A: Yes, Archie and I kind of grew up in the same neighborhood, and Lee Morgan was nearby. There were so many musicians all over Philadelphia: Donald and Stanley Wilson, Rashied Ali, Owen Marshall, Tommy Monroe, Johnny Splawn, Odean Pope, Sonny Fortune, Tootie Heath, Kenny Rodgers. I mean, I could go on and on: Eddie Campbell, Clarence Sharpe, so many names. Eddie Mathias was one of my mentors; he’s still around, but not doing so well these days. There was another bass player — Nelson Boyd was just across the bridge in Camden where Buster Williams is from. Groove Holmes. Jimmy Smith. McCoy Tyner was from Philadelphia. The longer I talk, the more names I will come up… like Henry Grimes and his brother Lee. So Philadelphia was a place you could get around with the trolley or the subway and you just go to where the music is.

Q: You played piano as a kid, but gave it up when you were around 12?

A: (Workman pauses before answering.) I’m so sorry I let that go. The streets called me — sports — and I’m still paying for giving that up. Now the bass started in eighth or ninth grade; that’s when I actually began playing. But the interest started earlier, because my cousin Charlie Biddle, he’d hold me and the bass — he’d have me standing on the chair, holding the bow, and he’d make the sound. He’d say, “This is the way it feels and this is the way it sounds and this is how you feel the vibrations.” And I said, “I want that to be my vocal chords, my voice; I want that to be my sound.”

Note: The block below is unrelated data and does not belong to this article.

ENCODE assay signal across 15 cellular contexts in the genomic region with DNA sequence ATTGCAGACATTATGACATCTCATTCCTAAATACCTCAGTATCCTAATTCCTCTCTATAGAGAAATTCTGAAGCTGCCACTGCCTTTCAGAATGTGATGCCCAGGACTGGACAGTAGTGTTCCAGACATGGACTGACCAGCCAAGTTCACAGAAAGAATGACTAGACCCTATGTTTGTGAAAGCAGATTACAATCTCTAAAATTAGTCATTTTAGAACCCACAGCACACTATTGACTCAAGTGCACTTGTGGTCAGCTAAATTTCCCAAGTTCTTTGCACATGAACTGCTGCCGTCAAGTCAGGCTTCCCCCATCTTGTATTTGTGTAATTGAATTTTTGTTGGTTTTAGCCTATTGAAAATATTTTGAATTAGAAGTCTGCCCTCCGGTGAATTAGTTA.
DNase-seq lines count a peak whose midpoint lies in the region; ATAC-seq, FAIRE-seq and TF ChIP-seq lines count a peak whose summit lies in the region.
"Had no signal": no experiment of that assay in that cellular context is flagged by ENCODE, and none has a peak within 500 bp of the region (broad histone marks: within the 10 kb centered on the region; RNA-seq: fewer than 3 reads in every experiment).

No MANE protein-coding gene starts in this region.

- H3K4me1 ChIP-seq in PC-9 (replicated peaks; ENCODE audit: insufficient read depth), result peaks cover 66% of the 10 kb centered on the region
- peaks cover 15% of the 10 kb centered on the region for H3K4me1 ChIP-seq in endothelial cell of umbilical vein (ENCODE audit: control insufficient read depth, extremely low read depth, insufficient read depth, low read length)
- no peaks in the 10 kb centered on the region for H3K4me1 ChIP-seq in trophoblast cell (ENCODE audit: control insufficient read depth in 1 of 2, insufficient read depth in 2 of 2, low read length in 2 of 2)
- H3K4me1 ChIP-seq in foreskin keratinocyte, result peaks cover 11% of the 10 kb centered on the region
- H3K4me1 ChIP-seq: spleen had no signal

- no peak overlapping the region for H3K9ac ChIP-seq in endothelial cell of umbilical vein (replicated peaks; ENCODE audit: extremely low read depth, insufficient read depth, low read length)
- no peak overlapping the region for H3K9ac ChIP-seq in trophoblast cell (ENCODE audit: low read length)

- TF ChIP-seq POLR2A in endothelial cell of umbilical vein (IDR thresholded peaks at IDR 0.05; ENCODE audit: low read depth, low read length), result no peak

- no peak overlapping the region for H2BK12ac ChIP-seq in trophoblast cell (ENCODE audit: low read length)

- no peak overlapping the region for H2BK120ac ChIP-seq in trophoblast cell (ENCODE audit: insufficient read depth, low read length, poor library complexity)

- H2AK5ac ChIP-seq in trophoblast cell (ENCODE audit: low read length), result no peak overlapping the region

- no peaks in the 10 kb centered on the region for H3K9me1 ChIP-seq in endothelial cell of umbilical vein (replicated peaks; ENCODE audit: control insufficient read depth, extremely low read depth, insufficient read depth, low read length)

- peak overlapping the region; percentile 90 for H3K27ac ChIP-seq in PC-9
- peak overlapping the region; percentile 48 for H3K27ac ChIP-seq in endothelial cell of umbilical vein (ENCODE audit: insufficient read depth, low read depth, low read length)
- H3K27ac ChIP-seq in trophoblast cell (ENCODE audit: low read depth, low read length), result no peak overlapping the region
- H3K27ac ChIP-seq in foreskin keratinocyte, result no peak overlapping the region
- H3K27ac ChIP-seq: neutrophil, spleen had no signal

And then in eighth grade, at first they gave me a tuba, because that’s what was available. And finally they gave me the bass, my first bass. And Philly Joe Jones — there’s another name — he was one of the guys who had some fun with me, because I had to carry the bass to school. You know, Philly Joe was a trolley car driver, and I ran into him a couple of times on my way to school, and he would laugh at me, carrying my bass.

Q: Can you remember your first professional gigs?

A: At the YMCA for dances, and at the town hall and different cabarets where people used to have their birthday parties and different celebrations. And there were the Holmes brothers — one was a drummer and one was a guitar player — who used to hire us. And we used to go out to Willow Grove, which is where Bud and Richie Powell lived, and we would play gigs with the Holmes brothers, which was R&B. So we had all kinds of situations, musical situations.

Q: You also had a trio with McCoy Tyner?